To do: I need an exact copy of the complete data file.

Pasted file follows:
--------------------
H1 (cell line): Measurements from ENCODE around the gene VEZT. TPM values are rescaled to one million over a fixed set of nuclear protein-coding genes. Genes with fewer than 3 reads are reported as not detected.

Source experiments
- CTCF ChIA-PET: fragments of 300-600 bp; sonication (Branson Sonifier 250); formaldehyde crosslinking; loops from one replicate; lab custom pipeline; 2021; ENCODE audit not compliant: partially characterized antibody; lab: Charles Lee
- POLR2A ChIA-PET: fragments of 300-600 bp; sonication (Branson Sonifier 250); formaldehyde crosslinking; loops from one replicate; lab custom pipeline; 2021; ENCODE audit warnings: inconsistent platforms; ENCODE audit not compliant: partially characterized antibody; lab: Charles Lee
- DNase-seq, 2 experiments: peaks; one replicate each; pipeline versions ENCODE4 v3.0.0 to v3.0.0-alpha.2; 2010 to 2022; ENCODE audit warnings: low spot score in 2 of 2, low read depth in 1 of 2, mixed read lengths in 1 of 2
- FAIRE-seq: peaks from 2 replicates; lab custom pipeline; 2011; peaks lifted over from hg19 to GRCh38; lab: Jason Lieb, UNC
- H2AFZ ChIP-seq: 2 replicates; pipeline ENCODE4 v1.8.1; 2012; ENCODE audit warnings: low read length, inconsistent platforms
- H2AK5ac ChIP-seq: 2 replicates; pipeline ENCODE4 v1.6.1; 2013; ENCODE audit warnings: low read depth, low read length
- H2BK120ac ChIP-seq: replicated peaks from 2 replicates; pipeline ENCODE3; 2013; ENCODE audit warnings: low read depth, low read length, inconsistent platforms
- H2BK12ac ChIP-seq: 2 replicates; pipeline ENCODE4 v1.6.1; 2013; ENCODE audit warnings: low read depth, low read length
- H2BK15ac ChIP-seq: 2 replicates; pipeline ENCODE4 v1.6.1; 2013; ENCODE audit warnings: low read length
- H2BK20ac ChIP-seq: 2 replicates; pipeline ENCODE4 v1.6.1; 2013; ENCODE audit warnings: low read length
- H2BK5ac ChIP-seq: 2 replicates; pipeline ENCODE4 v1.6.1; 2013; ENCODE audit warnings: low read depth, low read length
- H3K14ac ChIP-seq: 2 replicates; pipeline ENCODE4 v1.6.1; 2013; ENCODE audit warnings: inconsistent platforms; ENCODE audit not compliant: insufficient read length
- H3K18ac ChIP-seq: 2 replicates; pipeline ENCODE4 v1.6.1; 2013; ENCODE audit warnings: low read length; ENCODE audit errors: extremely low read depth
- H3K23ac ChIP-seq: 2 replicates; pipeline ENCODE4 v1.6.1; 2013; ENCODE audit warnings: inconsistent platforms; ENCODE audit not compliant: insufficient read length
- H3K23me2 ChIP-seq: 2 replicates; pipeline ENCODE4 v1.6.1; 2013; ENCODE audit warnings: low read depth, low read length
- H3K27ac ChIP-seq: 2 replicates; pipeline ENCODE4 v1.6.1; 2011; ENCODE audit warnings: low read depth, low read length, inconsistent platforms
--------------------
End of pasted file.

H1 (cell line): Measurements from ENCODE around the gene VEZT. TPM values are rescaled to one million over a fixed set of nuclear protein-coding genes. Genes with fewer than 3 reads are reported as not detected.

Source experiments
- CTCF ChIA-PET: fragments of 300-600 bp; sonication (Branson Sonifier 250); formaldehyde crosslinking; loops from one replicate; lab custom pipeline; 2021; ENCODE audit not compliant: partially characterized antibody; lab: Charles Lee
- POLR2A ChIA-PET: fragments of 300-600 bp; sonication (Branson Sonifier 250); formaldehyde crosslinking; loops from one replicate; lab custom pipeline; 2021; ENCODE audit warnings: inconsistent platforms; ENCODE audit not compliant: partially characterized antibody; lab: Charles Lee
- DNase-seq, 2 experiments: peaks; one replicate each; pipeline versions ENCODE4 v3.0.0 to v3.0.0-alpha.2; 2010 to 2022; ENCODE audit warnings: low spot score in 2 of 2, low read depth in 1 of 2, mixed read lengths in 1 of 2
- FAIRE-seq: peaks from 2 replicates; lab custom pipeline; 2011; peaks lifted over from hg19 to GRCh38; lab: Jason Lieb, UNC
- H2AFZ ChIP-seq: 2 replicates; pipeline ENCODE4 v1.8.1; 2012; ENCODE audit warnings: low read length, inconsistent platforms
- H2AK5ac ChIP-seq: 2 replicates; pipeline ENCODE4 v1.6.1; 2013; ENCODE audit warnings: low read depth, low read length
- H2BK120ac ChIP-seq: replicated peaks from 2 replicates; pipeline ENCODE3; 2013; ENCODE audit warnings: low read depth, low read length, inconsistent platforms
- H2BK12ac ChIP-seq: 2 replicates; pipeline ENCODE4 v1.6.1; 2013; ENCODE audit warnings: low read depth, low read length
- H2BK15ac ChIP-seq: 2 replicates; pipeline ENCODE4 v1.6.1; 2013; ENCODE audit warnings: low read length
- H2BK20ac ChIP-seq: 2 replicates; pipeline ENCODE4 v1.6.1; 2013; ENCODE audit warnings: low read length
- H2BK5ac ChIP-seq: 2 replicates; pipeline ENCODE4 v1.6.1; 2013; ENCODE audit warnings: low read depth, low read length
- H3K14ac ChIP-seq: 2 replicates; pipeline ENCODE4 v1.6.1; 2013; ENCODE audit warnings: inconsistent platforms; ENCODE audit not compliant: insufficient read length
- H3K18ac ChIP-seq: 2 replicates; pipeline ENCODE4 v1.6.1; 2013; ENCODE audit warnings: low read length; ENCODE audit errors: extremely low read depth
- H3K23ac ChIP-seq: 2 replicates; pipeline ENCODE4 v1.6.1; 2013; ENCODE audit warnings: inconsistent platforms; ENCODE audit not compliant: insufficient read length
- H3K23me2 ChIP-seq: 2 replicates; pipeline ENCODE4 v1.6.1; 2013; ENCODE audit warnings: low read depth, low read length
- H3K27ac ChIP-seq: 2 replicates; pipeline ENCODE4 v1.6.1; 2011; ENCODE audit warnings: low read depth, low read length, inconsistent platforms